New medical clinic opens in city
BY WILLIAM F. WEST
Tuesday, April 9, 2019
A family nurse practitioner has opened up a medical clinic along West Raleigh Boulevard southwest of downtown.
La Wanda Pulley said the Halo Hands Foundation Family Care Center offers primary care and urgent care services and treats patients with disorders such as asthma, diabetes, high blood pressure and lung problems.
Pulley also said she and her team treat walk-in patients who cannot get to a regular doctor or do not want to go to a hospital emergency room.
The clinic began seeing patients in January and Pulley’s door is open to people from every walk of life.
"I see 'em all — infants to geriatrics," Pulley said.
As for why she decided to open the location, she said, "I have worked at several facilities here in the area — and I wanted to do something to give back to the community."
She said someone told her about the location along West Raleigh Boulevard.
"And when I looked at it, it provided me with everything I needed, plus more," she said.
Additionally, the clinic is part of a nonprofit organization Pulley established in 2014 to focus on improving the economic status and the health and lifestyles of people in under-served communities.
She said overall, the vision is not only to provide medical services to the community but engage in outreach to youths.
She said she intends to engage in a program designed to help youths stay away from violence, understand alternative choices and give them an active voice in the community and their surroundings.
"It's something that we're organizing and hope to roll out by the time school ends. So it will be something for the summer for the kids," she said.
She also said a group of abused or battered women meet at the clinic once a month to talk with one another and plan activities.
How Pulley, 56, ended up working as a health professional is an interesting story.
Pulley is from Lawrenceville, Va., in the commonwealth’s Southside region and up the road from Lake Gaston.
Pulley earned a degree in mathematics and biology from the former Saint Paul’s College in Lawrenceville and went to work as an environmental coordinator for timber giant Georgia-Pacific.
She said after that she started a trucking company in Lawrence but she said after 9/11 and the 2007-08 burst of the housing bubble, she got out of the business and moved to Fort Lauderdale, Fla.
"And I pretty much called myself retired," she said.
Her perspective in life changed after her son Tyesean Tillmon was struck by a car while riding a motorcycle.
She said after the insurance funding became depleted, she ended up spending her own money for her son’s care.
She said at the same time she saw injured young people in rehabilitation who lacked a support system.
"So I sort of, like, adopted a bunch of children that really, really weren't mine," she said.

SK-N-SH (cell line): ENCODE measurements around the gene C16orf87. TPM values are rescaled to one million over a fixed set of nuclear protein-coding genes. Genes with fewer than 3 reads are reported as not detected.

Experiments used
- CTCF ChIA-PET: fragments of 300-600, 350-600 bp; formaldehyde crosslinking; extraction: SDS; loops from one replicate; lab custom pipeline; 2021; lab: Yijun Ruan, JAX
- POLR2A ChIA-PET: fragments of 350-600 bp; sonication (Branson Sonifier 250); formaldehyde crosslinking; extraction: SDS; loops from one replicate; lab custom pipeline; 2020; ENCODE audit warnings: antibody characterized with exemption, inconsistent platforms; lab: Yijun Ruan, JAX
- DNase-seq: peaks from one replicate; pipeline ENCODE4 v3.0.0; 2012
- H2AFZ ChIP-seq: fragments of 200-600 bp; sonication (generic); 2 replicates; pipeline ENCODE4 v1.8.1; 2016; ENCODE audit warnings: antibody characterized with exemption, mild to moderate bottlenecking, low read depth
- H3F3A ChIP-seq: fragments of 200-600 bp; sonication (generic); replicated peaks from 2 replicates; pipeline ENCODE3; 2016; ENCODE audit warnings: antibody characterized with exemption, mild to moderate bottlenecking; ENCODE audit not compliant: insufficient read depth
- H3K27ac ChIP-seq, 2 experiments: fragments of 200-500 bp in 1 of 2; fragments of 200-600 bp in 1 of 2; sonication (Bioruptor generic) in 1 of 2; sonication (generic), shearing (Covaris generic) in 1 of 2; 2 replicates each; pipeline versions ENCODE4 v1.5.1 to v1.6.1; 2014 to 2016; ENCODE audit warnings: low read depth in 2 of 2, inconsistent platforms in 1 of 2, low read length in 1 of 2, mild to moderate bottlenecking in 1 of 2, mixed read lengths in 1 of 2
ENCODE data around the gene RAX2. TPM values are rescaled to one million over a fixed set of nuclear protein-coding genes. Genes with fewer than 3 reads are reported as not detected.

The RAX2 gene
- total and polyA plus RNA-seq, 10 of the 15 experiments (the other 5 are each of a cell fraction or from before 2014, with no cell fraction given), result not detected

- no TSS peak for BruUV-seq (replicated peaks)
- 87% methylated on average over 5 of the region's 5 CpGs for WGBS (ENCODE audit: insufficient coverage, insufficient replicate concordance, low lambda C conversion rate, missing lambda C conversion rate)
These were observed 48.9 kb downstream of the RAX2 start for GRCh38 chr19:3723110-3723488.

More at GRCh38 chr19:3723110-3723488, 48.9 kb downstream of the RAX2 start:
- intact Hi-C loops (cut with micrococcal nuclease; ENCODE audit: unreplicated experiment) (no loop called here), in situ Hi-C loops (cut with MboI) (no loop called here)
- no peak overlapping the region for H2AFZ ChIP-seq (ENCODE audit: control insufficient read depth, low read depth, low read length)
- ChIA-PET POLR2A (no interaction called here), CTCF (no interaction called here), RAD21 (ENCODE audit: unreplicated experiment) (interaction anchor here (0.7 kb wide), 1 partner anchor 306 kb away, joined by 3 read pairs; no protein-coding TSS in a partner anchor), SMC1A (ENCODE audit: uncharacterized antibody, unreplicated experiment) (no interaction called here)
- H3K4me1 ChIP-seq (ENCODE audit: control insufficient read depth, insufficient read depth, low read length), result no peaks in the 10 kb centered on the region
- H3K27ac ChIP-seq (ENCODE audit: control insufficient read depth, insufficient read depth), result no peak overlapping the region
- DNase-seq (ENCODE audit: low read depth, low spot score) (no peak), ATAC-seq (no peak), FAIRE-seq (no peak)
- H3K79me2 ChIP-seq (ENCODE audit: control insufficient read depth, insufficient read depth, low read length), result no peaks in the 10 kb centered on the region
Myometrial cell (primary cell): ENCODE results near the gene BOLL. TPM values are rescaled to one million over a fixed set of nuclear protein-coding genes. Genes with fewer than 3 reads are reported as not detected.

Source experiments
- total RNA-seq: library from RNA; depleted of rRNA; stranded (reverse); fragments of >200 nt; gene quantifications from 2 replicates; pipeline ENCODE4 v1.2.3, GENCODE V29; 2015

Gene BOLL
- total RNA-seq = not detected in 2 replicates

And she said the nurse there told her, "You're beautiful with people. You make 'em smile. Your personality is so wonderful."
She said the nurse added, "You'd be a wonderful nurse."
Pulley decided to go into nursing. She earned an associate degree in nursing from Miami Dade College.
She traveled the nation from trauma center to trauma center before earning a bachelor’s degree in nursing from South University in Savannah, Ga. Along the way in her career in health care, she also earned a master's degree in nursing from South University.
She ended up in the Rocky Mount area, met Dr. Kenneth Moore and worked as his nighttime supervisor in a hospital emergency department.
She said Moore encouraged her to go to back to school to become a nurse practitioner, and she did. A nurse practitioner is qualified to treat certain medical conditions without a doctor’s direct supervision.
Pulley went on to work for different organizations in the Rocky Mount area and in under-served communities.
"And this is just where I find home, this population," Pulley said.
As for the source of the Halo Hands name, Pulley said while she was in the formulating stages of the clinic, she worked with a group of federal inmates.
She said the inmates wanted to do an outreach program to warn youth offenders of the effects of their own crimes leading up to being imprisoned.
She said after she helped organize the program, the inmates told her she needed to go beyond the prisons by engaging in preventative efforts in the community.
She also said the inmates came up with the Halo Hands name and image and also said, "They told me I was a Godsend to them to help them organize and do the things that they were doing."
Halo Hands Foundation Family Care Center is at 1107 W. Raleigh Blvd. and is open from 8 a.m. to 6 p.m. Mondays through Thursdays. The clinic can be reached by phone at 252-210-3093 or at https://halohandsfoundation.org/